Well, a lot of things are built into the phrasing, no? For example, saying that this phrase is meant to `silence the debate' itself makes a particular claim—that one of the logical stances in a debate is inherently a debate-killer—which isn't in the least obvious! If the `debate' is predicated on an assumption which itself is open to question, and someone chooses to question that assumption, exactly how does this constitute an attempt to `silence' the debate (as vs., say, resolving the debate in a certain direction which you yourself may not like to see it resolved in, which is more the way I would put it)?? If two people are arguing about whether the present King of France is bald or not, surely someone who points out that the basic premise of the debate—that there currently is a King of France—is false, isn't attempting to `silence the debate' but to correct a serious misimpression which the debate depends on. `Silencing' a debate in contrast is much more a matter of, say, my threatening to have you arrested and to have legal action taken against you for having the debate. Your usage suggests that you regard a perfectly possible, defensible position (which, if true, would show the misguided nature of the debate) as inadmissible to the discussion—an odd stance for someone to take who's complaining about debate being curtailed by fiat, no?

And just where is there a bona fide `debate'? I've seen literally dozens of such `debates' about which MA is the `best', or which of two MAs is better, consisting in every case of nothing but assertion and counterassertion based on at best anecdotal evidence, dueling YouTube videocasts of Muay Thai fighters decking TKD exponents and TKD exponents decking BJJ exponents and... ad nauseum, and—mostly—of proponents repeating to each other their deeply held gut reactions and intuitions about the way things are, as you do below. To have a debate, you have to have a (i) well-defined question to which (ii) people bring bodies of evidence that are publically available and subect to documentation. When the Columbia and Stanford debating teams take each other on over the issue of whether government intervention on behalf of failing corporations benefits or hurts the national economy, you can see both (i) and (ii) in action. But exactly what does `Martial art X is better than martial art Y' denote?—what specific points would have to be proven to show that that claim receives more or less support than its negation? If it were wrong, how would we know? What would have to be demonstrated? Has anyone in any of what you're calling `debates' on that claim ever answered that question, let alone actually provided even a bit of the kind of evidence that would lead a disinterested set of referees to agree that the claim had been justified for some X and Y, or any X and any Y?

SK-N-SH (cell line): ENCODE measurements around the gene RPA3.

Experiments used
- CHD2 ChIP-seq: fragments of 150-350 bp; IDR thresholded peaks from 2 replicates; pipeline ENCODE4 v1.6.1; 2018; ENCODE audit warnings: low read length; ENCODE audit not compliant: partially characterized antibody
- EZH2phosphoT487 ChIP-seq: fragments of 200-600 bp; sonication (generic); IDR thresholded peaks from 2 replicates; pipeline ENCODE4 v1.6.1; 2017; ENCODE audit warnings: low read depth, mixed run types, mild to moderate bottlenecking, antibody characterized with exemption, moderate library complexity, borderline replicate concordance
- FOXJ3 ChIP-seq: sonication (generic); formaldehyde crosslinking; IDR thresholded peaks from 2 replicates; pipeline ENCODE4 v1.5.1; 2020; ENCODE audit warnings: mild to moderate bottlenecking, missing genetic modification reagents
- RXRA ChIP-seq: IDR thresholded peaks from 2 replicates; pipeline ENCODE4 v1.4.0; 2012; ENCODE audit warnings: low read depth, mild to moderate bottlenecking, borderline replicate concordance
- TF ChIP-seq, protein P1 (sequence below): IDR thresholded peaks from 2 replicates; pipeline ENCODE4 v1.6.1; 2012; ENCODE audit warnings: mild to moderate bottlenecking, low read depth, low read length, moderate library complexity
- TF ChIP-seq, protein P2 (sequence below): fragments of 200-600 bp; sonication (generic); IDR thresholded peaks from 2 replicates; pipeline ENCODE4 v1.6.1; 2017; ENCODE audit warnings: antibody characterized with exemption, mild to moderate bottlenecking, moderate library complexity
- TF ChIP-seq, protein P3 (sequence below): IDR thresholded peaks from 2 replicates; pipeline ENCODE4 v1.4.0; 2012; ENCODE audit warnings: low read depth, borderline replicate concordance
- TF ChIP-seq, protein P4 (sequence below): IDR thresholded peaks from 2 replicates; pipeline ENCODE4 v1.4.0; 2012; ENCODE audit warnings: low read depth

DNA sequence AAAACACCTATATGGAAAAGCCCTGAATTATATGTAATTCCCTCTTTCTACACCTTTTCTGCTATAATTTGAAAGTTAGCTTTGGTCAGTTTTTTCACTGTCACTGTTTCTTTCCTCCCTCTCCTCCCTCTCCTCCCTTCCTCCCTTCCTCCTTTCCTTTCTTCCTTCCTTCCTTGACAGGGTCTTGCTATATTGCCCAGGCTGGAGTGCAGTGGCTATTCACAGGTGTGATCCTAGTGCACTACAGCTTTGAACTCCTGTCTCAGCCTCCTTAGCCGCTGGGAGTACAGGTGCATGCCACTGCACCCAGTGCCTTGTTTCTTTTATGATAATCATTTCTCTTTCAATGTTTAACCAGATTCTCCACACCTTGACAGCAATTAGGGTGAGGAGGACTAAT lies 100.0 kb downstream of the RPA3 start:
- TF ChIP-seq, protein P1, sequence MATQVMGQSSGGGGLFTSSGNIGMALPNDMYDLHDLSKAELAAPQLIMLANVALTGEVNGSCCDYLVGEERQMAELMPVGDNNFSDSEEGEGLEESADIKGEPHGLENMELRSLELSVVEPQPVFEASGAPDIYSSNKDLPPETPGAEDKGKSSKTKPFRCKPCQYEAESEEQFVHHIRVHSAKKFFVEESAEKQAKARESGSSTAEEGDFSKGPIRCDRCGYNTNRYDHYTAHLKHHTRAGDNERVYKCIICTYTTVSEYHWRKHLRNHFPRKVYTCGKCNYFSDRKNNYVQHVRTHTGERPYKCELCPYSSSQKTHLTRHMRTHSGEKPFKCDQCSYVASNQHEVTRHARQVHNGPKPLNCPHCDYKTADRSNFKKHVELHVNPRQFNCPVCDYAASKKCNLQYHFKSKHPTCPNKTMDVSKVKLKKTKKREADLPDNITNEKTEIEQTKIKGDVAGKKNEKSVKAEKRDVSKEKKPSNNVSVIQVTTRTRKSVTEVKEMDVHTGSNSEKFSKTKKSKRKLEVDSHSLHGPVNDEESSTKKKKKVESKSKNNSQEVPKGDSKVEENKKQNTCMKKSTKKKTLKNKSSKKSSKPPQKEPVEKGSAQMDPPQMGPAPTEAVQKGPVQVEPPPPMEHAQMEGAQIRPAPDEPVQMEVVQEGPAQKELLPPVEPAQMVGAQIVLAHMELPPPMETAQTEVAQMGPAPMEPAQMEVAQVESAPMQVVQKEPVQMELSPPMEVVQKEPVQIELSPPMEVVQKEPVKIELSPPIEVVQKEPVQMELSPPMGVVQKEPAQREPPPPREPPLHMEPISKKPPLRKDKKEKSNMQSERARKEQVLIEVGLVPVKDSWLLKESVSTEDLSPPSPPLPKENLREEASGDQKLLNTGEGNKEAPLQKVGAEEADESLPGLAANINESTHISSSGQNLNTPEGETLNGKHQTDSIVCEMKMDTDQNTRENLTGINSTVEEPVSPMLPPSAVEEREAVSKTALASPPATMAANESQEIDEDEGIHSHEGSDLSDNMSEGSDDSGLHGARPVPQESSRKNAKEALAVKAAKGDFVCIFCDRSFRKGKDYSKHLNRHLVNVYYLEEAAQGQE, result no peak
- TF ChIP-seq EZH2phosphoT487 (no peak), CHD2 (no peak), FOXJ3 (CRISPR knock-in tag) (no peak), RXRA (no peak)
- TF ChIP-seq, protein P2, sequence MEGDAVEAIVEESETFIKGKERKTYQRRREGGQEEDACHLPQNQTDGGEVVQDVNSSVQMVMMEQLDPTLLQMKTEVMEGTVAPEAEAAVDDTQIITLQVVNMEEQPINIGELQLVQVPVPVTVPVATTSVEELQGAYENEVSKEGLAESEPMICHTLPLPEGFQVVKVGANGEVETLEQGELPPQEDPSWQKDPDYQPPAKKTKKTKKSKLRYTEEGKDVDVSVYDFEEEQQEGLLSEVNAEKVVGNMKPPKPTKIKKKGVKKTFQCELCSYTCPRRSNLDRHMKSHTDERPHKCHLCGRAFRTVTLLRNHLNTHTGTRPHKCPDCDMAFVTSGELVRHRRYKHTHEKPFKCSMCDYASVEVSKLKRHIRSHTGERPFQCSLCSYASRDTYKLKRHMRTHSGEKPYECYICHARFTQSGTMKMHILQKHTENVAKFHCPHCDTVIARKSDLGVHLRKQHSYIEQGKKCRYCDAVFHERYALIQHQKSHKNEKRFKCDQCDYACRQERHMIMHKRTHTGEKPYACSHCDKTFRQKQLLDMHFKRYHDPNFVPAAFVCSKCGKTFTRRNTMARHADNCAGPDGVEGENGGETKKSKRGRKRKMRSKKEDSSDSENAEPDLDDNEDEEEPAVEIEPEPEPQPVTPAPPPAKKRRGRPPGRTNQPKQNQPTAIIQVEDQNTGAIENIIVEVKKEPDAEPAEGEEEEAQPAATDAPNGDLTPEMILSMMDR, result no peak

Each style is unique and different, with different rules, assumptions and values.

See, this statement embodies the kind of vagueness in the `X is better than Y' claim that I was just complaining about. Is the issue whether X will win in a tournament scoring setting over Y under Y-conditions and Y-rules more than Y will win over X under X-conditions and X-rules? Or does it mean that faced with the same range of untrained street attacker attempting to fatally injure the defender, X will lead to the survival of the defender more times than Y will? Or something else? Just what is it you're claiming? Can you make it explicit? Before you can talk about a debate, you need to make it clear what it is you're debating so that everyone understands the point at issue, because only then can the kind of evidence that would bear on the issue be identified. Whether or not it could, practically speaking, ever be provided is yet another question, but we're still very far from getting to that point, eh?